ACLU, Portland Police Reach Settlement in Filming Case

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Portland – The ACLU of Maine and counsel for Portland Police Officer Benjamin Noyes have reached a settlement in a lawsuit brought on behalf of a Bar Harbor couple who were arrested after attempting to observe and film a police interaction. The plaintiffs argued that observing and recording the police performing their work in public is protected under the First Amendment.

via ACLU, Portland Police Reach Settlement in Filming Case | American Civil Liberties Union of Maine.

Talking Photography With Elliott Erwitt

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I learned long ago that it’s best to approach your heroes with trepidation, because they rarely live up to expectations. So when I met Elliott Erwitt in Perpignan, France, years ago, when we both had shows for Visa Pour l’Image, I was reluctant to talk to him. Imagine my surprise when he asked to trade prints. I upped the ante and asked whether if I bought his book, “Personal Best,” he would sign it for me.“Don’t buy my book,” he said. “It’s much too heavy to carry on the plane.”

via Talking Photography With Elliott Erwitt – NYTimes.com.

Police often wrongly claim that photography equals obstruction of their duties

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When I was a teen-age amateur photographer, I snapped a picture of a large group of Philadelphia police officers loitering in a rail terminal. Within moments, an officer came over and wanted me to open the back of the camera to expose the film. Decades later, film is obsolete — but the fundamental issue raised that day is not.

via Police often wrongly claim that photography equals obstruction or their duties | UTSanDiego.com.

Object Lesson – NYTimes.com

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In her 1977 collection of essays, “On Photography,” Susan Sontag identified a feeling of helpless voyeurism that comes over us as we look at photographs of people in the midst of conflict. She also wrote about how repeatedly seeing such images could anesthetize the vision and deaden the conscience. Sontag understood photographs of conflict to be making a utilitarian argument — that they could bring us into a state of productive shock — and showed that they seldom did what they claimed, or hoped, to do.

via Object Lesson – NYTimes.com.

Lost Camera Survives Two Years Submerged In Wyoming’s Salt River : NPR

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Idaho resident John Cassinelli lost his digital camera when he went fishing on the Salt River two years ago. It was recently found by a couple who posted its images on Facebook.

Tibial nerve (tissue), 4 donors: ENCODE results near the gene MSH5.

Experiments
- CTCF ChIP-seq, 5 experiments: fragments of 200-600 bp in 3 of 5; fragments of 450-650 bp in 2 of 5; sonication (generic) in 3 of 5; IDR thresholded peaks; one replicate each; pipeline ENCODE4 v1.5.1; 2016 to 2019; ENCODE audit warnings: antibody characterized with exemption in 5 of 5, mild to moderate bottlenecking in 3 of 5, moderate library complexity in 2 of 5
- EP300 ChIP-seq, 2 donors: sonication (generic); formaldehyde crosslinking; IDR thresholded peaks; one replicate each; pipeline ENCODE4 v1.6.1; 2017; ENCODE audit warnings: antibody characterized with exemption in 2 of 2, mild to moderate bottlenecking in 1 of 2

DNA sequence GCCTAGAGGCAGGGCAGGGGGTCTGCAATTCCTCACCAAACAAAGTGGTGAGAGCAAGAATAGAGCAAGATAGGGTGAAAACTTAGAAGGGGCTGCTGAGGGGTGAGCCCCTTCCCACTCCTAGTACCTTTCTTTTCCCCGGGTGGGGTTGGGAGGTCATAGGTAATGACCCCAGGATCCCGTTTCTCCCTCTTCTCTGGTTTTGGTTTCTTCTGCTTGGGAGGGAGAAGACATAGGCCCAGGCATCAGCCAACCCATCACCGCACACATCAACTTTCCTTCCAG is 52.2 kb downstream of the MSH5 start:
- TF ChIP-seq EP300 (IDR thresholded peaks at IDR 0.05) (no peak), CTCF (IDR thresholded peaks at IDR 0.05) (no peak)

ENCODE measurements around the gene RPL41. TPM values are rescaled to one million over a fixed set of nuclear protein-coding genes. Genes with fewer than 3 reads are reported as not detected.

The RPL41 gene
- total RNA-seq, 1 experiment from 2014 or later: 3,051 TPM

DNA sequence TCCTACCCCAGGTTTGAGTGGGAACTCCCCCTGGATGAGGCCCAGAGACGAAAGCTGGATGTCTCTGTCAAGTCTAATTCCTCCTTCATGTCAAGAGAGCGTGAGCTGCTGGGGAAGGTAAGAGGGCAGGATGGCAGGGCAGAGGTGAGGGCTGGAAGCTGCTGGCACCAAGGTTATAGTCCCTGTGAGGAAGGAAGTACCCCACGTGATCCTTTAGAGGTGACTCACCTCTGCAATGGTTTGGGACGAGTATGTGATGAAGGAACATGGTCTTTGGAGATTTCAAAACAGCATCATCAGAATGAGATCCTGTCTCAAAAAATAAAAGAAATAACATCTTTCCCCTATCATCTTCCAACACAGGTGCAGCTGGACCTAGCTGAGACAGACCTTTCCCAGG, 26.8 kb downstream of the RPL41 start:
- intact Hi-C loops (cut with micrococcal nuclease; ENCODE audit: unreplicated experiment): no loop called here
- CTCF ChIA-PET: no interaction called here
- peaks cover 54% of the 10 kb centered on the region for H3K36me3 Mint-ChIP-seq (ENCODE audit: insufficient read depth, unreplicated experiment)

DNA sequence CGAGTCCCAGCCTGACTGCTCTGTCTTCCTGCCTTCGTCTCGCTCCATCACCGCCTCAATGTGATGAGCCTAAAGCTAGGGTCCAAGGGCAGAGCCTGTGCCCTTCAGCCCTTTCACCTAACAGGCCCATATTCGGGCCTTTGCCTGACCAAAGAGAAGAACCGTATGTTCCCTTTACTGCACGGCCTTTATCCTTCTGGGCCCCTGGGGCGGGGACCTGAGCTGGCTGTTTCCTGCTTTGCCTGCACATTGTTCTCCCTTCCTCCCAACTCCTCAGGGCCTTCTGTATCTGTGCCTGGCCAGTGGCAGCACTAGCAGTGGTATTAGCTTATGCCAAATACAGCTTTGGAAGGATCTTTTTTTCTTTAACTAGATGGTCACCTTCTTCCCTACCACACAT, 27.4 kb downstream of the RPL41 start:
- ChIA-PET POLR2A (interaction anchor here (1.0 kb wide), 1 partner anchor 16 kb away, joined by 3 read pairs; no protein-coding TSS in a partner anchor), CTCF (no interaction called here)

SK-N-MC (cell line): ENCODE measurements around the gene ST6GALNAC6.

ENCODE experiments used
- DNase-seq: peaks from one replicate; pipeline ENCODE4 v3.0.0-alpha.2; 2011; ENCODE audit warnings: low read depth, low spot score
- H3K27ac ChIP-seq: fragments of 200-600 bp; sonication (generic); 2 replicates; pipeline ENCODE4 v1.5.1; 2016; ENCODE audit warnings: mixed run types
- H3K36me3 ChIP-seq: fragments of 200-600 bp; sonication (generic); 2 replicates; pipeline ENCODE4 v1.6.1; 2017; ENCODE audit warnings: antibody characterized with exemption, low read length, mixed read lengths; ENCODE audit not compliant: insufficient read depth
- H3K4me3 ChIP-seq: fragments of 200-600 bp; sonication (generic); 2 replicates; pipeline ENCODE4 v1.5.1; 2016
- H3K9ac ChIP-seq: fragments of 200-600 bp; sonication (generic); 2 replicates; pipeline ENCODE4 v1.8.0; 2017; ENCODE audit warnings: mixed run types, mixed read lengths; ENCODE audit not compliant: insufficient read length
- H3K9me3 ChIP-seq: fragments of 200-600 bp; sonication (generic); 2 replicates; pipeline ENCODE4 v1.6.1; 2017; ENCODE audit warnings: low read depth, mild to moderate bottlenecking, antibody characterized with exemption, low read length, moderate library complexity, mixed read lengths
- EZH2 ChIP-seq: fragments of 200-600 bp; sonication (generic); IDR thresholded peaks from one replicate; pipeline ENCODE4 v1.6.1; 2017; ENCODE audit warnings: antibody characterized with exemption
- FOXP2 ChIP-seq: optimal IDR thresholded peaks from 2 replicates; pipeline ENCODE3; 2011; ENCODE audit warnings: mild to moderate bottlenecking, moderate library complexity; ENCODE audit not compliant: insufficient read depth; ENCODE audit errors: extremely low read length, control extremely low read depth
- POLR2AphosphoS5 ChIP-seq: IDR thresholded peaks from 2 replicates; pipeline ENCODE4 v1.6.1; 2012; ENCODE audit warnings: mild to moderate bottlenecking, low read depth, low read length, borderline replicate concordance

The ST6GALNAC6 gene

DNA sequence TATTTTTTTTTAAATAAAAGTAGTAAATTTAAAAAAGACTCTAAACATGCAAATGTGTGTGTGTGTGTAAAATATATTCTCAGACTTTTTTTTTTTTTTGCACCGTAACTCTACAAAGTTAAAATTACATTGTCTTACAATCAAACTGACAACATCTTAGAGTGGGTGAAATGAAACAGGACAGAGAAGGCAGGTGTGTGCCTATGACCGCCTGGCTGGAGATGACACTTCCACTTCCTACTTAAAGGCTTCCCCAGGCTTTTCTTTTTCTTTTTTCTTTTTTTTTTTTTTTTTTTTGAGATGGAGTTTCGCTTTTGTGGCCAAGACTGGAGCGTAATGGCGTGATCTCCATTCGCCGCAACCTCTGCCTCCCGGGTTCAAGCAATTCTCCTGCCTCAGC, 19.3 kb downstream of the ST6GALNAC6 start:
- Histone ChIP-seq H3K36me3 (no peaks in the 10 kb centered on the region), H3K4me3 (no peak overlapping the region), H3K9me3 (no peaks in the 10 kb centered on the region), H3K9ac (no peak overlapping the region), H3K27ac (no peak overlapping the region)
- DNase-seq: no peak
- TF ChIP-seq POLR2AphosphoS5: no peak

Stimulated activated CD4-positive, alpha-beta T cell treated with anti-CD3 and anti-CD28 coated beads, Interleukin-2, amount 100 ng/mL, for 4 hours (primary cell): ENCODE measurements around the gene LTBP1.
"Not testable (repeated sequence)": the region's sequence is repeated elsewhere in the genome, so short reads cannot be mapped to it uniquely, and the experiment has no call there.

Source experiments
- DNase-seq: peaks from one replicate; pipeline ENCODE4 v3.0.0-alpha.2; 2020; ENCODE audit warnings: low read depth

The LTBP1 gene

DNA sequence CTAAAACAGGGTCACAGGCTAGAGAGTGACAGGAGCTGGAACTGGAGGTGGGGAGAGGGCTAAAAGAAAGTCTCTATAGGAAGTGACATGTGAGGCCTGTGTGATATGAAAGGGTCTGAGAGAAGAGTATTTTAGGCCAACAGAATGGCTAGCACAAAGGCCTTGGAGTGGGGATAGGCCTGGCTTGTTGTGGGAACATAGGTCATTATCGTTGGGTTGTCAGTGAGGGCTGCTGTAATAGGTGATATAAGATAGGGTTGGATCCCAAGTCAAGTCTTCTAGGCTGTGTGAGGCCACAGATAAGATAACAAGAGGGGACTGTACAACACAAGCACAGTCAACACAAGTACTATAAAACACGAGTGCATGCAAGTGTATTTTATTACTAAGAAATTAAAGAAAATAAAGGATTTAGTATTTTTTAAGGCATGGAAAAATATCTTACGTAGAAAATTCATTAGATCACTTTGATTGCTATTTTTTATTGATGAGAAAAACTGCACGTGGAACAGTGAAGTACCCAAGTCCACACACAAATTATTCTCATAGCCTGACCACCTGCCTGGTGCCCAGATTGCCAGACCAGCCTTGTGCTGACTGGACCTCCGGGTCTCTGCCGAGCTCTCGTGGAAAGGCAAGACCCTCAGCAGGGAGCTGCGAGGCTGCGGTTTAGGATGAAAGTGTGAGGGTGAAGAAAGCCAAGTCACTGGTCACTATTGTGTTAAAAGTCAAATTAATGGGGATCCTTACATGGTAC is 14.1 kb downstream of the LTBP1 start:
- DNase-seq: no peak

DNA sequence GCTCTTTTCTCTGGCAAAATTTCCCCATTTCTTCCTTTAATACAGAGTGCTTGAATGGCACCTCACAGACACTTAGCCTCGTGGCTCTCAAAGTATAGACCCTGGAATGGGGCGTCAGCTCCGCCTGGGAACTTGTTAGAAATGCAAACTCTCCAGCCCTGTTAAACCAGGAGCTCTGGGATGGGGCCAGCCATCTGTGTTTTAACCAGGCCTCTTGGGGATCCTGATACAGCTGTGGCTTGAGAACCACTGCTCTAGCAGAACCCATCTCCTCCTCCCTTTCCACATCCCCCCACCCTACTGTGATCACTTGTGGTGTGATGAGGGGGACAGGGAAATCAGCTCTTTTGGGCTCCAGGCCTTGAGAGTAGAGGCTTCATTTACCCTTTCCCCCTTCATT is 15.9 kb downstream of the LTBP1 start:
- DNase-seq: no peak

via Lost Camera Survives Two Years Submerged In Wyoming’s Salt River : NPR.

A new exhibition shows Paris through the eyes of the homeless – Paris.fr

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In the same week that the City of Paris launched the Parisian Pact on Fighting Social Exclusion, a new photography exhibition featuring images taken by Paris’ homeless and most vulnerable citizens was inaugurated by Deputy Mayors Bruno Julliard and Dominique Versini this week. The photos are on display on the railings surrounding Paris City Hall.

via A new exhibition shows Paris through the eyes of the homeless – Paris.fr.

L.A. approve ACLU settlement on behalf of photographers detained by deputies

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LOS ANGELES – The Los Angeles Board of Supervisors yesterday approved a settlement with the ACLU Foundation of Southern California ACLU SoCal and three photographers who were detained by L.A. County Sheriff’s Department LASD deputies while shooting photos in public places.

via BREAKING: L.A. Board of Supervisors approve ACLU SoCal settlement on behalf of photographers detained by deputies | ACLU of Southern California.

New York Times Exposes Peter Lik Photography Fraud – artnet News

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The photographer, who deals his own work through the 15 galleries he owns, is hardly a household name, but Lik has quietly managed to turn himself into the Thomas Kinkade of photography, selling pretty, pleasing, banal images that are wildly popular with a certain class of inexperienced collectors, but are barely recognized by the art establishment.

via New York Times Exposes Peter Lik Photography Fraud – artnet News.

2015 Sony World Photography Awards Shortlist Announced

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Recognising and rewarding the world’s best contemporary photography from the last year, the 2015 competition received the highest number of entries in its eight year history – 173,444 images from 171 countries – and a 24% increase on 2014.

via 2015 Sony World Photography Awards Shortlist Announced.

A smiling lens | ESA/Hubble

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In the centre of this image, taken with the NASA/ESA Hubble Space Telescope, is the galaxy cluster SDSS J1038+4849 — and it seems to be smiling.

You can make out its two orange eyes and white button nose. In the case of this “happy face”, the two eyes are very bright galaxies and the misleading smile lines are actually arcs caused by an effect known as strong gravitational lensing.

via A smiling lens | ESA/Hubble.